this trip, she had decided not to leave Madrid without a pair of the
I remember the conversation well...
"They probably don't sell them," I said.
She gave me that look. Such a simple reason had never stopped her before.
The waiter came; I paid the check; and my wife began her spiel.
"Senor," she said, "I would like to buy two of these jugs." She held
up the jug on our table to demonstrate.
"They are not for sale," the waiter replied.
"May I speak to the manager?" she asked. I was always the one who asked
for the manager. I knew she was determined.
While we were waiting for the manager, she turned to me. "Give me
five hundred pesetas and wait outside," she said.
I gladly agreed. I would protect my wife against raging bulls, but she
was in unfamiliar waters. She was going against a Madrid restaurant
manager. She didn't speak his language. He didn't speak hers well.
There was no way she could win.
I walked outside and stood in the sun. Echegaray Street was full of
Spaniards on their Sunday stroll. Time went by. I looked inside.
My wife was standing there, not moving and the restaurant manager
was gesturing wildly. I looked up and down the street. If the
police came, I could at least hold them for a minute while she
made her getaway.
Then I heard her behind me. "Honey, are you ready to go?"
I turned, and there she stood, an I-told-you-so look on her face,
clutching two earthenware jugs against her coat.
"How did you do that?"
"Simple," she said with a wry grin... "I told him I didn't speak Spanish, and
I refused to leave."
"He finally said he'd sell them to me, just to get rid of me. But
he wanted five hundred pesetas each. I told him I only had five
hundred pesetas, and I had to have two jugs."
"Why did he give in?"
"I just refused to leave," she said. "He finally gave up."
That night we packed the two earthenware jugs with our dirty clothes
and brought them home. There they sat on top of the refrigerator. They remained
there for years until a new refrigerator purchase caused them to be exiled to the back
of the cupboard... until finally for Thanksgiving dinner they made their long-awaited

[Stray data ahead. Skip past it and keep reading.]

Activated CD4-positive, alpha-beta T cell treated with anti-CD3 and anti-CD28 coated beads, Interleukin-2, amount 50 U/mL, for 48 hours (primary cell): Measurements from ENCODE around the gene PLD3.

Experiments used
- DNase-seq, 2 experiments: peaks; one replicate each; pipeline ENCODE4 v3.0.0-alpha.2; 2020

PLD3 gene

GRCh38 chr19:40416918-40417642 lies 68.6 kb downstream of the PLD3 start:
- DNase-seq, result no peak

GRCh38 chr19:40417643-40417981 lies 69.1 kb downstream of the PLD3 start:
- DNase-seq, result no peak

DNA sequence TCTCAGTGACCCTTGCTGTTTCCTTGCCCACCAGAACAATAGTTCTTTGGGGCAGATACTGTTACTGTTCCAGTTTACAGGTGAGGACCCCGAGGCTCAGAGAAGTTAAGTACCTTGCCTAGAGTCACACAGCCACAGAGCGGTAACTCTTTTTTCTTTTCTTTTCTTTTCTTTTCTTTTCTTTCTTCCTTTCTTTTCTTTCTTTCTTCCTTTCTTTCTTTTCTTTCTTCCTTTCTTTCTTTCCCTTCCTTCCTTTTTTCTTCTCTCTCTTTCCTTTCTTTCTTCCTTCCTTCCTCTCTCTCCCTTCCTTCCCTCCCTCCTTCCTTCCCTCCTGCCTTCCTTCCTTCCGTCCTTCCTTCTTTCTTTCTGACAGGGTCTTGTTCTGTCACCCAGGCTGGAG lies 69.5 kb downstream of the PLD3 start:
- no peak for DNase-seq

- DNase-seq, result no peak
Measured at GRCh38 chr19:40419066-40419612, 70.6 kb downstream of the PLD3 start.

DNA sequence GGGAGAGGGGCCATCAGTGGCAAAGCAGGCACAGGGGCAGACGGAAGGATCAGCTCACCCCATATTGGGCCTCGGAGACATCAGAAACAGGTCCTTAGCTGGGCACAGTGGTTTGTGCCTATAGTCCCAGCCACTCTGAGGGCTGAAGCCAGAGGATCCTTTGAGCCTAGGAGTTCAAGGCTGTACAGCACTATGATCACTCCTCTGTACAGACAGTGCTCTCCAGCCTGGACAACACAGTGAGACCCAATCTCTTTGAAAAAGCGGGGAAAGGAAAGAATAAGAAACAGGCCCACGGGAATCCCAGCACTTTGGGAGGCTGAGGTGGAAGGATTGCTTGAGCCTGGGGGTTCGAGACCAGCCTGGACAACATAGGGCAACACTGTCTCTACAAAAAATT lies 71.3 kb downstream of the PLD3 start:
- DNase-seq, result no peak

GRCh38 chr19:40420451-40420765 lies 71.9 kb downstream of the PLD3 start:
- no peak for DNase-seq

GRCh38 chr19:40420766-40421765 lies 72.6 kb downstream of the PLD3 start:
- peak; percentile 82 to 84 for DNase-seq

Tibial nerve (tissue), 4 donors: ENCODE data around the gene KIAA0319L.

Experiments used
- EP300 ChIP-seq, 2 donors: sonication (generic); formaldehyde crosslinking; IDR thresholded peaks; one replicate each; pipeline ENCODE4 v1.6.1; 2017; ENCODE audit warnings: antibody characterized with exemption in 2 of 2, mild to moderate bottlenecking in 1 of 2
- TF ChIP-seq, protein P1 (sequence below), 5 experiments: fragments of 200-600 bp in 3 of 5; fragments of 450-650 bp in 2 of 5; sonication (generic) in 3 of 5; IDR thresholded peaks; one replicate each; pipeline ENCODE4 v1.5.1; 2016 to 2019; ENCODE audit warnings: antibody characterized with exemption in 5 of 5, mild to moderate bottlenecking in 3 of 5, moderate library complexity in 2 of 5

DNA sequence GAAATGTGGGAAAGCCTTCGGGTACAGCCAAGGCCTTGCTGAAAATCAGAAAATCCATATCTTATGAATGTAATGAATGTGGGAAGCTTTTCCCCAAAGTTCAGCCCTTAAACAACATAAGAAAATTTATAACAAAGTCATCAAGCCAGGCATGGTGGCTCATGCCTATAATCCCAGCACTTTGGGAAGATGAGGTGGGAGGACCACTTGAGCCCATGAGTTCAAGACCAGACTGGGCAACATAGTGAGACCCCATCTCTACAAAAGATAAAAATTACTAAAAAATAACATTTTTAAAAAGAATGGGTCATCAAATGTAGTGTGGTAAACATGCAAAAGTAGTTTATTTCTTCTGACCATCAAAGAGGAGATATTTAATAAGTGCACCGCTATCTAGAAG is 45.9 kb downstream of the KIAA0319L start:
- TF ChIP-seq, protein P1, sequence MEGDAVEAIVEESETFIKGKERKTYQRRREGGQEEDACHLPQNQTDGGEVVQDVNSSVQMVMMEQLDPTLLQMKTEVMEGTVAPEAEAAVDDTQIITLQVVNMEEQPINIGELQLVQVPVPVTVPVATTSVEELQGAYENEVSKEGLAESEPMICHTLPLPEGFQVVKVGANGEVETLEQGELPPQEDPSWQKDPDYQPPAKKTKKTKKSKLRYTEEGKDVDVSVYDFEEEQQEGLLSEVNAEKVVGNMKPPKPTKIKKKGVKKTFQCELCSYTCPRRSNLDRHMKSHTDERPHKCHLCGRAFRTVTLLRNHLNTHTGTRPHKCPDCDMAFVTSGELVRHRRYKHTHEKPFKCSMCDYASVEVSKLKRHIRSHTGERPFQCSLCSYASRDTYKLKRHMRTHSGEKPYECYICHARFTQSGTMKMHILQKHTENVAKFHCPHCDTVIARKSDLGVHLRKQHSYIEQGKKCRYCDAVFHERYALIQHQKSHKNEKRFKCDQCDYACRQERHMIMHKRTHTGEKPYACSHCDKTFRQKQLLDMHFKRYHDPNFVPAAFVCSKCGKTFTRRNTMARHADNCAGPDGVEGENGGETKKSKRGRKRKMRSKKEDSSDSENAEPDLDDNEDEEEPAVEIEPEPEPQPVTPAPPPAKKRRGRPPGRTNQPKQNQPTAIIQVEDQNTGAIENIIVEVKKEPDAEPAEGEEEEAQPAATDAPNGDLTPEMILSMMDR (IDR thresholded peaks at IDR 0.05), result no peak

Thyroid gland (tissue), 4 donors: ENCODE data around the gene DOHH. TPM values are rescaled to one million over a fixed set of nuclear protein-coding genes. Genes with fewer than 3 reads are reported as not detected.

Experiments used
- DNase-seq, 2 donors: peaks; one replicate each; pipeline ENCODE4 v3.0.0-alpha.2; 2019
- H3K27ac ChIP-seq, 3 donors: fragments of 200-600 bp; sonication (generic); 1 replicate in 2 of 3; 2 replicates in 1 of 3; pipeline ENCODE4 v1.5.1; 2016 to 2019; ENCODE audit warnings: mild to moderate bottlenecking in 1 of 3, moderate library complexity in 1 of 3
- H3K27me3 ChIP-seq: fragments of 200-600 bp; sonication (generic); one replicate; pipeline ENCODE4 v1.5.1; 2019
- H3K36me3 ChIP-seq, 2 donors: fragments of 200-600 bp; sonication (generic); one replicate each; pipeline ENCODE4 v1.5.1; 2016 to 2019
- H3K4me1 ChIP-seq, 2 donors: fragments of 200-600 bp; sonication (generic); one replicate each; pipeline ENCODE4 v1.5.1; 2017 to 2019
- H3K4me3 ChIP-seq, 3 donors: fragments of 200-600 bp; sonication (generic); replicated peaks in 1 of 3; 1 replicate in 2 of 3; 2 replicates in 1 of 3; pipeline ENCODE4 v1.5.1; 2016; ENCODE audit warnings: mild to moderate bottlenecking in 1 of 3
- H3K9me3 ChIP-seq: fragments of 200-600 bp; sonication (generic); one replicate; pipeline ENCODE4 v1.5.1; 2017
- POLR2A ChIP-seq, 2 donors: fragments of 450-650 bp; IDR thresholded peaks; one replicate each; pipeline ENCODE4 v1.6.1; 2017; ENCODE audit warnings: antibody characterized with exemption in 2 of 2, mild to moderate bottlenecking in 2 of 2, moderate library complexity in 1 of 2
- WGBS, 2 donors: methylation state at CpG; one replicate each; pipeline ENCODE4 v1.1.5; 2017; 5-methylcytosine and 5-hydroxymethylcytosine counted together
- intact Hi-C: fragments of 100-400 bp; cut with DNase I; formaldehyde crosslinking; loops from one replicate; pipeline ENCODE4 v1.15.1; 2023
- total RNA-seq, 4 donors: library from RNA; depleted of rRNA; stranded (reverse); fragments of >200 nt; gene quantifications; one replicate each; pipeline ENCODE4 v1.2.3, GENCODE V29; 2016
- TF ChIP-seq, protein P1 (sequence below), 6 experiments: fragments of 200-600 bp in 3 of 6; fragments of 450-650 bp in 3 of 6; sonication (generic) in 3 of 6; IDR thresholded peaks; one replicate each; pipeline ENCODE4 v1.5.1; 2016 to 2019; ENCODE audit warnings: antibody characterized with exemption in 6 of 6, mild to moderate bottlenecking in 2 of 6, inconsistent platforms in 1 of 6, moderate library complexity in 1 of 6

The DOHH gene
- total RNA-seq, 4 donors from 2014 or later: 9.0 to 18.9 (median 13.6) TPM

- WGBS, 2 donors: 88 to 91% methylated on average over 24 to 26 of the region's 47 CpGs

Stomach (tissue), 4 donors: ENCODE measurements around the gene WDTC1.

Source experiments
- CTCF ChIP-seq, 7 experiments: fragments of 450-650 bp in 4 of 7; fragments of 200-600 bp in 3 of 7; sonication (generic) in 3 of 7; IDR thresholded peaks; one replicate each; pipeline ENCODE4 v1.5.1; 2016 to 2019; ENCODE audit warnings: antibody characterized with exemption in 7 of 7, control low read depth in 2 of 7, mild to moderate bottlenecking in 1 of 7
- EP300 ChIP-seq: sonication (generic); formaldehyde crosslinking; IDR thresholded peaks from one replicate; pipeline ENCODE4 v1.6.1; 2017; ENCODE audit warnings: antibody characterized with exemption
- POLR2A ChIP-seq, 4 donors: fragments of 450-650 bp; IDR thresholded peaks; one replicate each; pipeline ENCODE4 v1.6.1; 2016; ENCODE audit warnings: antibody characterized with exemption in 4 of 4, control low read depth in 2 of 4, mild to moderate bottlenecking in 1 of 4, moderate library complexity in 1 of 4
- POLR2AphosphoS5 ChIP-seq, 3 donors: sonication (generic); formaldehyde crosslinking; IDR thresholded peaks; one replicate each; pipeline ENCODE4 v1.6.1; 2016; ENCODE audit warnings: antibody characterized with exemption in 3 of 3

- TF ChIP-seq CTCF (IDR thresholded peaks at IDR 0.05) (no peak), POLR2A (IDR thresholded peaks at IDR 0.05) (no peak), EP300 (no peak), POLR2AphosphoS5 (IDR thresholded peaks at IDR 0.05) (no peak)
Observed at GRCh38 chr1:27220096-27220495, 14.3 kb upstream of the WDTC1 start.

The jugs came out of the cupboard — seemingly just to celebrate the
event with us, since they weren't used. They simply sat on the kitchen table
amid all the serving pans and dishes... the spoils of battle, I'd guess.
Maybe I'll make a big pan of paella...
Copyright © December 2003 Bill Beaty and Low Carb Luxury
Title photo Copyright © 2003 Neil Beaty and Low Carb Luxury
Roasted Pork Tenderloin with Almonds
For the Sauce:
- 1 ½ c. roasted unsalted almonds
- 2 hot red peppers, or red pepper flakes to taste
- 4 T. butter
- 2 Pork Tenderloins, 1-1½ lbs. each
- Freshly ground black pepper
Preheat oven to 400°F.
- 6 T. white wine vinegar
- Juice of 1 lemon
- Juice of 1 lime
- 1 tsp. ground cumin
- 3/4 lb. butter
Chop almonds to coarse consistency (may use food processor, or purchase
pre-chopped ones.) Seed and chop peppers fine.
Brown tenderloins in melted butter until well browned. Remove from skillet
and pat on almond/pepper mixture. (Reserve the rest of the almond mixture for sauce.)
Season with salt, pepper and return to skillet.
Place in oven and roast 30-35 mins (to 160º.) Remove and let stand while preparing sauce.
For sauce, place vinegar, juices, almond mixture, and cumin in pan and boil down until
liquid is nearly evaporated. Add any pan juices and boil down briefly. Whisk in butter,
piece by piece over very low heat. Butter should stay in suspension.
Serves 6 — 1.3 effective grams of carbohydrate per serving.